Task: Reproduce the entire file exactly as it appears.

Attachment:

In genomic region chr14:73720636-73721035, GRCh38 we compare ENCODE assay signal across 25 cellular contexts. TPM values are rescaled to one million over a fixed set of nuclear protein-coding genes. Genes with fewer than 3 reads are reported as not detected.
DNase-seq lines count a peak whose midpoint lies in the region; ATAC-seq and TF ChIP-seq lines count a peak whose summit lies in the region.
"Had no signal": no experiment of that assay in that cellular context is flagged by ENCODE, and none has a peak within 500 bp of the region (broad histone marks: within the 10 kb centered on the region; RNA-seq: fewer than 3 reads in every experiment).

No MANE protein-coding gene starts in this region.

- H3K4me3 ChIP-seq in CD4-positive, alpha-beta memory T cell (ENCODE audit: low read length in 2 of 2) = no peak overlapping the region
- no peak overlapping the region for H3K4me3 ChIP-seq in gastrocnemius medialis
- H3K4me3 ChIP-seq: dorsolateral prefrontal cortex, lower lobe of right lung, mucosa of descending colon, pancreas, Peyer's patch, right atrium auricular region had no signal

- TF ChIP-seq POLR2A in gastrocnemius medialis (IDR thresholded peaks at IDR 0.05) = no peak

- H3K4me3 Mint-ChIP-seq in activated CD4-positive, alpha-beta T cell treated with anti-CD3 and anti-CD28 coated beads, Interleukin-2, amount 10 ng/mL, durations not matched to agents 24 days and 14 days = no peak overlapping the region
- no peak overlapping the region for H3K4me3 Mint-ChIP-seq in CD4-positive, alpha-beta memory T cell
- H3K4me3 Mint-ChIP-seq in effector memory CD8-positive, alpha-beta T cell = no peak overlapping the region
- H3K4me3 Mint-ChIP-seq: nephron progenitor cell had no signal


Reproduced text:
In genomic region chr14:73720636-73721035, GRCh38 we compare ENCODE assay signal across 25 cellular contexts. TPM values are rescaled to one million over a fixed set of nuclear protein-coding genes. Genes with fewer than 3 reads are reported as not detected.
DNase-seq lines count a peak whose midpoint lies in the region; ATAC-seq and TF ChIP-seq lines count a peak whose summit lies in the region.
"Had no signal": no experiment of that assay in that cellular context is flagged by ENCODE, and none has a peak within 500 bp of the region (broad histone marks: within the 10 kb centered on the region; RNA-seq: fewer than 3 reads in every experiment).

No MANE protein-coding gene starts in this region.

- H3K4me3 ChIP-seq in CD4-positive, alpha-beta memory T cell (ENCODE audit: low read length in 2 of 2) = no peak overlapping the region
- no peak overlapping the region for H3K4me3 ChIP-seq in gastrocnemius medialis
- H3K4me3 ChIP-seq: dorsolateral prefrontal cortex, lower lobe of right lung, mucosa of descending colon, pancreas, Peyer's patch, right atrium auricular region had no signal

- TF ChIP-seq POLR2A in gastrocnemius medialis (IDR thresholded peaks at IDR 0.05) = no peak

- H3K4me3 Mint-ChIP-seq in activated CD4-positive, alpha-beta T cell treated with anti-CD3 and anti-CD28 coated beads, Interleukin-2, amount 10 ng/mL, durations not matched to agents 24 days and 14 days = no peak overlapping the region
- no peak overlapping the region for H3K4me3 Mint-ChIP-seq in CD4-positive, alpha-beta memory T cell
- H3K4me3 Mint-ChIP-seq in effector memory CD8-positive, alpha-beta T cell = no peak overlapping the region
- H3K4me3 Mint-ChIP-seq: nephron progenitor cell had no signal